Arizona Gov. Doug Ducey, second from left, chatted with several Tucson business people before his State of the State address hosted by the Tucson Metro Chamber of Commerce on Tuesday. Ducey outlined his agenda for the coming year.

A.E. Araiza / Arizona Daily Star

Gov. Doug Ducey sees a big future for Arizona in trade with Mexico, announcing on Tuesday he plans another trade mission later this week to meet with Mexican officials.

Despite fiery rhetoric from President-elect Donald Trump about repealing the North American Free Trade Agreement and continued calls to build a massive wall along the Mexican border, Ducey told reporters he isn’t changing his message on trade with Mexico.

“I am going to continue to talk about the same things I’ve talked about since I was elected governor,” Ducey said during a State of the State speech at the Tucson Convention Center. “They are our No. 1 trading partner times four, and I want to strengthen that, find ways to get trucks across the border faster and make sure we are ensuring public safety.”

He will listen to the proposals out of the new administration related to trade but thinks he is on the same page as Trump.

“If there are ways to improve trade with Mexico, I am very open-minded about that. What I want to see are jobs for good, hard-working Arizonans,” he said. “I am convinced that is what our new president wants as well. He wants to see Americans going to work.”

Ducey also continued to tout his new plan to put more resources into the state’s K-12 education system.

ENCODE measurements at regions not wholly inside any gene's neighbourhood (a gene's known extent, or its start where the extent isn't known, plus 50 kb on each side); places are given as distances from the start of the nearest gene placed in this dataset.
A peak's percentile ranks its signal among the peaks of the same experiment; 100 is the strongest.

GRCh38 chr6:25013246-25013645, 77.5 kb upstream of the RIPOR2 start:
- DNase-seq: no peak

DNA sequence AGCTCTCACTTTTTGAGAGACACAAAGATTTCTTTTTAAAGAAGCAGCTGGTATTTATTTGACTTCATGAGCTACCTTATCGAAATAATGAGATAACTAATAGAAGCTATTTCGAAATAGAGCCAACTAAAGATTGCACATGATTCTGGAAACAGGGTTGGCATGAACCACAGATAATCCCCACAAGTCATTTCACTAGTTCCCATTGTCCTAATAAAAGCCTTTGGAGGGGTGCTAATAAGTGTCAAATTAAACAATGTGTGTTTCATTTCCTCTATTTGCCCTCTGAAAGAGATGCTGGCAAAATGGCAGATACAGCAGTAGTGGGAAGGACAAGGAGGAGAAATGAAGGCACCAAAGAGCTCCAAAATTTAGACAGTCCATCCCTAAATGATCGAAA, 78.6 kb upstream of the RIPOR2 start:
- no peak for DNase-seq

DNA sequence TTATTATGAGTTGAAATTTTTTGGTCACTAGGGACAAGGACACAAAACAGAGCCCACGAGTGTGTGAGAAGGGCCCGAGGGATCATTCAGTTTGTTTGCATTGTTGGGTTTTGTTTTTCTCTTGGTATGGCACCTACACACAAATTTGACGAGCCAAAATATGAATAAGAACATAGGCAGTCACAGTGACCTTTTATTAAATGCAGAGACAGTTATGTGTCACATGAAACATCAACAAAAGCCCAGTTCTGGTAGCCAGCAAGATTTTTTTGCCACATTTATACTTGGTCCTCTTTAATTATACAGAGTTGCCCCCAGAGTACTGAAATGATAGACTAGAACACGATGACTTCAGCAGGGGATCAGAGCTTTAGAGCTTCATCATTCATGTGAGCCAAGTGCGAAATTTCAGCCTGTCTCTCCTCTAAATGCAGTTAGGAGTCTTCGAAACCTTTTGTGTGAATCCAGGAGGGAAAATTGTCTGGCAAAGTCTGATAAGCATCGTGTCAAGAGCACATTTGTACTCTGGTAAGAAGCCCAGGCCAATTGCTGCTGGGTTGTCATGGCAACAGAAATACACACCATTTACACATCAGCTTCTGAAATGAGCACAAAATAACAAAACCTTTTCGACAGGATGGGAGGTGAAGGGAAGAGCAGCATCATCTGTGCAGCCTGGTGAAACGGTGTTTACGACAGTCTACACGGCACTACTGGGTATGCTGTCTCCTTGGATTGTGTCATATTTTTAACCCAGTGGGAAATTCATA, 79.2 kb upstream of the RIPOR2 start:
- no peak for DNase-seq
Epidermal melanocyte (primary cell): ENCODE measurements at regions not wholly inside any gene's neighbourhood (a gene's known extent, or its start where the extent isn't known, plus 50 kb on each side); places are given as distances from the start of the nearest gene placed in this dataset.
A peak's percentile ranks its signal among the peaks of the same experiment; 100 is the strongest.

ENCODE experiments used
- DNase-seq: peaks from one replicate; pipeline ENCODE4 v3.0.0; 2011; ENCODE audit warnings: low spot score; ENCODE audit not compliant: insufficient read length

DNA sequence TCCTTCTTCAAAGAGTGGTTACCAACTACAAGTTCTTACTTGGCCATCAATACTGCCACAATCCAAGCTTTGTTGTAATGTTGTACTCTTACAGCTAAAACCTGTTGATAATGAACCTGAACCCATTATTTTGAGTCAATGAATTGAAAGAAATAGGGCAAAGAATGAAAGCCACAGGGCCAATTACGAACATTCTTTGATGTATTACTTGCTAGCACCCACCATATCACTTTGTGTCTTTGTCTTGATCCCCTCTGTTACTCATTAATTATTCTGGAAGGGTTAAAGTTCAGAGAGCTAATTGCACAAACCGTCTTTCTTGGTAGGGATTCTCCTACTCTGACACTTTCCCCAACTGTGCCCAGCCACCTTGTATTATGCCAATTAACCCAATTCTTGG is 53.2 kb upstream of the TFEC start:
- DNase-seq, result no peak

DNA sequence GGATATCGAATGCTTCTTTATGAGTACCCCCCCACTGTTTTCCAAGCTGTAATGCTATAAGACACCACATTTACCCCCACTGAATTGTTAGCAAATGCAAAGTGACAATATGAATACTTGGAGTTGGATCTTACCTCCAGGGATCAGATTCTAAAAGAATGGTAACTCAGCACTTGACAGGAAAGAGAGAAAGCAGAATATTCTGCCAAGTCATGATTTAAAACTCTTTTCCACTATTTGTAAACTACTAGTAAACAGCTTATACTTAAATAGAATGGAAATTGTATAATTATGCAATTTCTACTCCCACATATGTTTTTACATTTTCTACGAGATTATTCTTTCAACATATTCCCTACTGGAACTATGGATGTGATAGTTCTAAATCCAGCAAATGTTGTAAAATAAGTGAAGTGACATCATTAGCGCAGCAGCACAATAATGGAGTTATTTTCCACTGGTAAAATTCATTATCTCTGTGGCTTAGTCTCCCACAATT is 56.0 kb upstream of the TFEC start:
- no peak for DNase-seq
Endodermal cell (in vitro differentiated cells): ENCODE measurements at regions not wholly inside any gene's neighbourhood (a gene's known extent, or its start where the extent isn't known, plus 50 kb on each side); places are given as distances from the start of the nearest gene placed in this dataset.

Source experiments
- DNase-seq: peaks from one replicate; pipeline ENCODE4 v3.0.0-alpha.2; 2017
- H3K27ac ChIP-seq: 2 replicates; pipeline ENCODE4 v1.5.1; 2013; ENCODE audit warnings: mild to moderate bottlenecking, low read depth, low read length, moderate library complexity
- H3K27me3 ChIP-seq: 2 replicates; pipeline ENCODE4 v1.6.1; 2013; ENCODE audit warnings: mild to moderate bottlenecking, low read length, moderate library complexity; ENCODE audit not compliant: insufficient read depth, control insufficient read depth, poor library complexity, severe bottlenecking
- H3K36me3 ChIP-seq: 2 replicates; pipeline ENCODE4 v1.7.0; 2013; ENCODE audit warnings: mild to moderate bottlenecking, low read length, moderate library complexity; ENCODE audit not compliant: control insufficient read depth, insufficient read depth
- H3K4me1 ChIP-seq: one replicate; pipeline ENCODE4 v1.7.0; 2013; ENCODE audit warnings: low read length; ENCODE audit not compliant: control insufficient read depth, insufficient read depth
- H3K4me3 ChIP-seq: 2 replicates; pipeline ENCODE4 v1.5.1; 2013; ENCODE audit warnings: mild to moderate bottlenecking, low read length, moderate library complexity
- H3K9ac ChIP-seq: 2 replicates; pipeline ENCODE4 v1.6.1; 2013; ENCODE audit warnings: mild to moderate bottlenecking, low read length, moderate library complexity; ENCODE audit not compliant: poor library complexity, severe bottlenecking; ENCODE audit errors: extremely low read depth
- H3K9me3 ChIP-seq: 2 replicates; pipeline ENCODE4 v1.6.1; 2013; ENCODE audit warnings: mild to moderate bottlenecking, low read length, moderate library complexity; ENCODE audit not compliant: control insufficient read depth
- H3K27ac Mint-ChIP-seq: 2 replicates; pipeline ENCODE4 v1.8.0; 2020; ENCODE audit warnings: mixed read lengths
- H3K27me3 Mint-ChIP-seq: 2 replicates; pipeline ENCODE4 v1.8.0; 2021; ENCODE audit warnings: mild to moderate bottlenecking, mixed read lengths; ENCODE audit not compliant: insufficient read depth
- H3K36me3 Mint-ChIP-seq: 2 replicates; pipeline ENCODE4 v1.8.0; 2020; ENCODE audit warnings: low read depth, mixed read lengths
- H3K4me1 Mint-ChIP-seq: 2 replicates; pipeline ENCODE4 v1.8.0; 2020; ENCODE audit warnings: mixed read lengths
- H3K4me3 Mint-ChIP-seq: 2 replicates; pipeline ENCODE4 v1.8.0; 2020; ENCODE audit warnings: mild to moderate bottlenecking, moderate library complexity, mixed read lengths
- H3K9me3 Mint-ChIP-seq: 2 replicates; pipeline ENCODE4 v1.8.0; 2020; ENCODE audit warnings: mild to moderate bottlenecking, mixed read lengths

He called for increased investments in public schools — beyond inflation — for every single year he is governor.

Specifically, the Republican governor called for raises for teachers, teaching programs to get a degree without the need for huge student loans, and incentives for poorer schools to give signing bonuses to new hires.

Ducey is halfway through his four-year term.

His announcement this week coincides with projections that there will be more funds available in the state’s next fiscal year.

“When we have available resources like we do this year, the bulk of those dollars are going to go to K-12 education. And this year, it is going to teachers,” Ducey said. “Our teachers need a raise.”

Ducey, however, deflected questions about how his administration plans on paying for the pledged increases to K-12 education.

“I’ll show the numbers we have on Friday when we release our budget,” Ducey said. “But I’ve said there is not a pot of gold. There is not money under the seat cushion.”

Contact reporter Joe Ferguson at or 573-4197. On Twitter: @JoeFerguson